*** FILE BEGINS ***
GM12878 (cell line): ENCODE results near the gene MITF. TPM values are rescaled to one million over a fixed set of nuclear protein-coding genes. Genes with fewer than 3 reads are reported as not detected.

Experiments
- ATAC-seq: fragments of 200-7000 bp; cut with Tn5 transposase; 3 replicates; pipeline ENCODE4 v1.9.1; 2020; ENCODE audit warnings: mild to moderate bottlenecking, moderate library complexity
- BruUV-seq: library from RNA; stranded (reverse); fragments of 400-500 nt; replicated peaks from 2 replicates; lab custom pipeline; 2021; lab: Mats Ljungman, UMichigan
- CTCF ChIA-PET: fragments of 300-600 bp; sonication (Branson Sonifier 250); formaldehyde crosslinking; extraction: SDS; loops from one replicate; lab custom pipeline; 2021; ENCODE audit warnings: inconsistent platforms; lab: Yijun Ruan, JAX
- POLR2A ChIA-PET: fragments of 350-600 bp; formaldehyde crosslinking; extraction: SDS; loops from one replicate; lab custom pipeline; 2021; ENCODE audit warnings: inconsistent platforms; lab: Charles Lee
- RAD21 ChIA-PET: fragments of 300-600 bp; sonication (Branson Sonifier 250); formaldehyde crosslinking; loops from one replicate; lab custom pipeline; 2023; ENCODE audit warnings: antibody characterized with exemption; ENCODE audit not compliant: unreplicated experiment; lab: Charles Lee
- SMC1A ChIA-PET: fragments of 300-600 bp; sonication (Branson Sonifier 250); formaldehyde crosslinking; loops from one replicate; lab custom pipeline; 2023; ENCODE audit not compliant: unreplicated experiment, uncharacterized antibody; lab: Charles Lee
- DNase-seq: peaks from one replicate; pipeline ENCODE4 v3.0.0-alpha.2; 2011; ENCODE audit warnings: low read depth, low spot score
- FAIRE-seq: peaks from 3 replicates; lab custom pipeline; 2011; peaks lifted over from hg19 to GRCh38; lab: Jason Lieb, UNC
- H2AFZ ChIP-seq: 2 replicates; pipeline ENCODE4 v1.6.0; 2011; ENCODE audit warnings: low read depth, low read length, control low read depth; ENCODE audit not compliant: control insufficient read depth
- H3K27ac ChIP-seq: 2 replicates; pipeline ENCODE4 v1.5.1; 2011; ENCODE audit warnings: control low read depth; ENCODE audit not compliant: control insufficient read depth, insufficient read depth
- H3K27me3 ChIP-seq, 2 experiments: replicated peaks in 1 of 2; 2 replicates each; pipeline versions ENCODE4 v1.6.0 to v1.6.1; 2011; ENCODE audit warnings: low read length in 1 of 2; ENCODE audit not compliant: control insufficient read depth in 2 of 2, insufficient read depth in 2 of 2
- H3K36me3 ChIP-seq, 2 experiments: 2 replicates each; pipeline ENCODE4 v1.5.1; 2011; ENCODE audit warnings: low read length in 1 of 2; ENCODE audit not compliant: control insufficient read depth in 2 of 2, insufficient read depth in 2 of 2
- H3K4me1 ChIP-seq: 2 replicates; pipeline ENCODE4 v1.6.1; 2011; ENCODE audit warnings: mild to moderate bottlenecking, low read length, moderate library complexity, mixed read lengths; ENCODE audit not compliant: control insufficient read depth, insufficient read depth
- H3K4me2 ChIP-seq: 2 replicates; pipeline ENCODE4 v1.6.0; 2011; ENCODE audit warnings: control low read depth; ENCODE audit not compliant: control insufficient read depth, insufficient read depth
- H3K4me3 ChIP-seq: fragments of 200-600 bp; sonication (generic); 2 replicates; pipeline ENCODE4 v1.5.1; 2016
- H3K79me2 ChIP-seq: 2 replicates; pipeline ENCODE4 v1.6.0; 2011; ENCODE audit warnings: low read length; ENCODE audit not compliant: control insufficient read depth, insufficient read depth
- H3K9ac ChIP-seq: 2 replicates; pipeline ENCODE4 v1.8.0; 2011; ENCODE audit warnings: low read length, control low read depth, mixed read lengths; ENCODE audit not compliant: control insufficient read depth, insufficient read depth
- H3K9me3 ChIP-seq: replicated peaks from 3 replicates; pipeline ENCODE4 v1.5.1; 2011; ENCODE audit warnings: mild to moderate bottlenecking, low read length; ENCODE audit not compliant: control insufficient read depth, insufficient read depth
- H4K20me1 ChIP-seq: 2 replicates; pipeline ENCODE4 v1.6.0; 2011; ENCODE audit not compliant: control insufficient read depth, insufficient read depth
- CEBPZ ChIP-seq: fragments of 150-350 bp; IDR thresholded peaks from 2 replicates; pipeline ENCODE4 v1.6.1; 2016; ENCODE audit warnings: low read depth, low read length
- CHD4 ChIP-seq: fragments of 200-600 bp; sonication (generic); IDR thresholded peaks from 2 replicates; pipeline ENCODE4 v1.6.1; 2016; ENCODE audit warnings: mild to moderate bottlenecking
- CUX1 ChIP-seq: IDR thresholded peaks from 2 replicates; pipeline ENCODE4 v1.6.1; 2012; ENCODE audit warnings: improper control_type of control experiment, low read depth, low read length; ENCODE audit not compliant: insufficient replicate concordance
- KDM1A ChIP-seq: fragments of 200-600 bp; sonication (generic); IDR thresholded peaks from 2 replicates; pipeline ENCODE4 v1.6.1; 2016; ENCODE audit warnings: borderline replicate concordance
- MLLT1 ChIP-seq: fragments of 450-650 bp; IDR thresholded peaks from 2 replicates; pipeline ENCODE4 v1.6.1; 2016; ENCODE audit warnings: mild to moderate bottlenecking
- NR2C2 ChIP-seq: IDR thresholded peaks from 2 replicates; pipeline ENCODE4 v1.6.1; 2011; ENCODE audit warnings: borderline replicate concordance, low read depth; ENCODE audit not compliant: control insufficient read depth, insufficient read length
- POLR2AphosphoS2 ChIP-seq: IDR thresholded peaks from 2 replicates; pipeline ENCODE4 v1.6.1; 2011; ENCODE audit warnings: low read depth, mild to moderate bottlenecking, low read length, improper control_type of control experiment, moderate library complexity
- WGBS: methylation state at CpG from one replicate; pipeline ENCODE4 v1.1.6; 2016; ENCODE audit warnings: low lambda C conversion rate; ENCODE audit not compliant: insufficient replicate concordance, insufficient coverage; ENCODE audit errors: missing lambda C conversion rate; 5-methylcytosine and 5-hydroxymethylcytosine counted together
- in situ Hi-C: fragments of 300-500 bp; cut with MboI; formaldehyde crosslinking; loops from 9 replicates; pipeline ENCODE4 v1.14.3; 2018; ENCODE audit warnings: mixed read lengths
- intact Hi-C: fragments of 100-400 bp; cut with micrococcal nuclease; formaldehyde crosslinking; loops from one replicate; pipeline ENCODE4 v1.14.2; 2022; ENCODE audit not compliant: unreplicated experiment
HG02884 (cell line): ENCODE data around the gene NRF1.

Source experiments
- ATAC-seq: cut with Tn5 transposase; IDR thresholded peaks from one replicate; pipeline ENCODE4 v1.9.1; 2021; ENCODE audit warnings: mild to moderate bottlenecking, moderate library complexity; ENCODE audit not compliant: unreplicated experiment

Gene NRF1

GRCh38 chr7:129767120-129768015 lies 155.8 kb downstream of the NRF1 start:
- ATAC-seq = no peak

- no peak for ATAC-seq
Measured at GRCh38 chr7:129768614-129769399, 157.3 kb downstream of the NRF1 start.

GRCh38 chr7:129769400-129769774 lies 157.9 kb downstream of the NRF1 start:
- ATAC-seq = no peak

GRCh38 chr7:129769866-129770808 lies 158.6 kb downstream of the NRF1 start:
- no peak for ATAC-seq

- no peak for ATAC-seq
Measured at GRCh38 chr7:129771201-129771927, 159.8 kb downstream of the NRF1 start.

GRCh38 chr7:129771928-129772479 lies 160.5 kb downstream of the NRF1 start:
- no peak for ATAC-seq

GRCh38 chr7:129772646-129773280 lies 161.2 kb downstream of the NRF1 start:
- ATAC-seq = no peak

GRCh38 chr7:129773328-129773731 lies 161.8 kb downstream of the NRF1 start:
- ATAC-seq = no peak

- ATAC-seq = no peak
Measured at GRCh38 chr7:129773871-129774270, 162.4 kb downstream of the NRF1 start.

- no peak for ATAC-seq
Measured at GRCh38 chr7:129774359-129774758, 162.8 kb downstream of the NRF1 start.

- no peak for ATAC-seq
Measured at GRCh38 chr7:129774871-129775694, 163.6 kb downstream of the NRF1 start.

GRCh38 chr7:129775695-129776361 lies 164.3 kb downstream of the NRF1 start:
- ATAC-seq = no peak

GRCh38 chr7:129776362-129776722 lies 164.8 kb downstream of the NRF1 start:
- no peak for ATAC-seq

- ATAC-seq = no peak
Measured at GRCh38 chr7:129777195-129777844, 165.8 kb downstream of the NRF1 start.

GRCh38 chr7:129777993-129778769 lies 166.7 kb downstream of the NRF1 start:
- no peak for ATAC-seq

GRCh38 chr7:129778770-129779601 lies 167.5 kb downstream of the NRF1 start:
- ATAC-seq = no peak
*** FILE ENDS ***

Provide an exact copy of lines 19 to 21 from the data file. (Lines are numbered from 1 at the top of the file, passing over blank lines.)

- H3K9ac ChIP-seq: 2 replicates; pipeline ENCODE4 v1.8.0; 2011; ENCODE audit warnings: low read length, control low read depth, mixed read lengths; ENCODE audit not compliant: control insufficient read depth, insufficient read depth
- H3K9me3 ChIP-seq: replicated peaks from 3 replicates; pipeline ENCODE4 v1.5.1; 2011; ENCODE audit warnings: mild to moderate bottlenecking, low read length; ENCODE audit not compliant: control insufficient read depth, insufficient read depth
- H4K20me1 ChIP-seq: 2 replicates; pipeline ENCODE4 v1.6.0; 2011; ENCODE audit not compliant: control insufficient read depth, insufficient read depth